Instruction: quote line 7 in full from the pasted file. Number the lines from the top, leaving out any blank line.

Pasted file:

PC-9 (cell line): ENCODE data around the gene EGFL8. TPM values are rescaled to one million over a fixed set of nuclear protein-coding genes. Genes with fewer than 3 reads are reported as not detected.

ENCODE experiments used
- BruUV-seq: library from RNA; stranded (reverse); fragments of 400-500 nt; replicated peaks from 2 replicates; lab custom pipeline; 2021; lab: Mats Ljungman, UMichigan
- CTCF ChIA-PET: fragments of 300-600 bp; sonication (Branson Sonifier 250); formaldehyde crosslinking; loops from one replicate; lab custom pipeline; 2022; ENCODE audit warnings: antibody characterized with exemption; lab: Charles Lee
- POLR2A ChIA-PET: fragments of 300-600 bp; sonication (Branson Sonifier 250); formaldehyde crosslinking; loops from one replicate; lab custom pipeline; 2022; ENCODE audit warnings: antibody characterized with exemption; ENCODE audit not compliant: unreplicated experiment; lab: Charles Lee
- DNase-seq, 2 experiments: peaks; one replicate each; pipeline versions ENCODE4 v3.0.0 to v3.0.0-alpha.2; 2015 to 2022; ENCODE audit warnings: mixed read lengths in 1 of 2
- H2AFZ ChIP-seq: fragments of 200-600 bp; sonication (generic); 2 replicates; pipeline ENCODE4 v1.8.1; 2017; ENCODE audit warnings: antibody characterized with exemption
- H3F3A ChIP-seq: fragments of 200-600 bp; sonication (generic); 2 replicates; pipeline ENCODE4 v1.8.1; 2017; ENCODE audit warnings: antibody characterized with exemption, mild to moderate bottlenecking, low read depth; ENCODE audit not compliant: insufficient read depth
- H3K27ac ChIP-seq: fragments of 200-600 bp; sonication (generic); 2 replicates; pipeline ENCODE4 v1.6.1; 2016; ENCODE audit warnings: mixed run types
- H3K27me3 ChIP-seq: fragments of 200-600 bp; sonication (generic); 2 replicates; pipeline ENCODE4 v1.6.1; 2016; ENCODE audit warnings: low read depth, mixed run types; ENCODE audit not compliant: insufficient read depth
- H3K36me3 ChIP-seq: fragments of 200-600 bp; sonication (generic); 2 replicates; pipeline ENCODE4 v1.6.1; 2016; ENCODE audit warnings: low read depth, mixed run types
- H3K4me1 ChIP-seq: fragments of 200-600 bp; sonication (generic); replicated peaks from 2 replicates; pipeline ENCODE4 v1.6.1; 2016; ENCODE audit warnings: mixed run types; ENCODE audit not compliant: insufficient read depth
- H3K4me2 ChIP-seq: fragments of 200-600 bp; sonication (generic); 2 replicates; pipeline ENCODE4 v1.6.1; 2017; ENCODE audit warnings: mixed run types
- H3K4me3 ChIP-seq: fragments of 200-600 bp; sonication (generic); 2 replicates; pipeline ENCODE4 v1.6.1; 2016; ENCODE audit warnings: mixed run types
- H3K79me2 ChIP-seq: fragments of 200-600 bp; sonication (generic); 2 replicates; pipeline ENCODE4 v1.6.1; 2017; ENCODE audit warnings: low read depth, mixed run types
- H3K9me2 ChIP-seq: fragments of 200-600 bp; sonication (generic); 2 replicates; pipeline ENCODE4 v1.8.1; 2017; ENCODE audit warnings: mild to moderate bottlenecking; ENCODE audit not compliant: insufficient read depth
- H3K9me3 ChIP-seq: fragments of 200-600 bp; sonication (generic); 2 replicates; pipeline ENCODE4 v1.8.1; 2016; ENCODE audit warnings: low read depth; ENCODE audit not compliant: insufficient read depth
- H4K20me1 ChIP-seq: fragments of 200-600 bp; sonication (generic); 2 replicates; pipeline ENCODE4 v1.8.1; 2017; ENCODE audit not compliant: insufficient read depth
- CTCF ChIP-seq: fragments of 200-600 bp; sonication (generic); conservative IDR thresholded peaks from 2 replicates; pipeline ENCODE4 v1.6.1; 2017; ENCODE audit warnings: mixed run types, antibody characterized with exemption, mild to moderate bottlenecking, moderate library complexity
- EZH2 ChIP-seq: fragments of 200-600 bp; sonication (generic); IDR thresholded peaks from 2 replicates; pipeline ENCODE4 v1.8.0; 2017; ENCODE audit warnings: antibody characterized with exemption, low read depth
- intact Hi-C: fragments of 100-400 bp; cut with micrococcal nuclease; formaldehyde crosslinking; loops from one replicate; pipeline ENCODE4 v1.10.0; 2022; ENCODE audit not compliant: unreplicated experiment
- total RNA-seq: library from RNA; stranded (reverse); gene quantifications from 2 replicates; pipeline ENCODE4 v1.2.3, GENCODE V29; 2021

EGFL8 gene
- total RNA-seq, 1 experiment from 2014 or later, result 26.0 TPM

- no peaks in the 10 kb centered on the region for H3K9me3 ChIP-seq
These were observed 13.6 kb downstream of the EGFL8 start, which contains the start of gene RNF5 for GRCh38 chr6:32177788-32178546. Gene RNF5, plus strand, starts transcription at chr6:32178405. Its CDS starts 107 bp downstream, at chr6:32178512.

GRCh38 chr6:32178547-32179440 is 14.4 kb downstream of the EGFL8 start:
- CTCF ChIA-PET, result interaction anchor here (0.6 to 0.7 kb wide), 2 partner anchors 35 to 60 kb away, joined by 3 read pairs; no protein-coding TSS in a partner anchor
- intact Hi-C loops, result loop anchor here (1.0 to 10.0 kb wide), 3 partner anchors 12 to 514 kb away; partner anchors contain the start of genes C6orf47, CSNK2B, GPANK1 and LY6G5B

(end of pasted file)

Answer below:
- H2AFZ ChIP-seq: fragments of 200-600 bp; sonication (generic); 2 replicates; pipeline ENCODE4 v1.8.1; 2017; ENCODE audit warnings: antibody characterized with exemption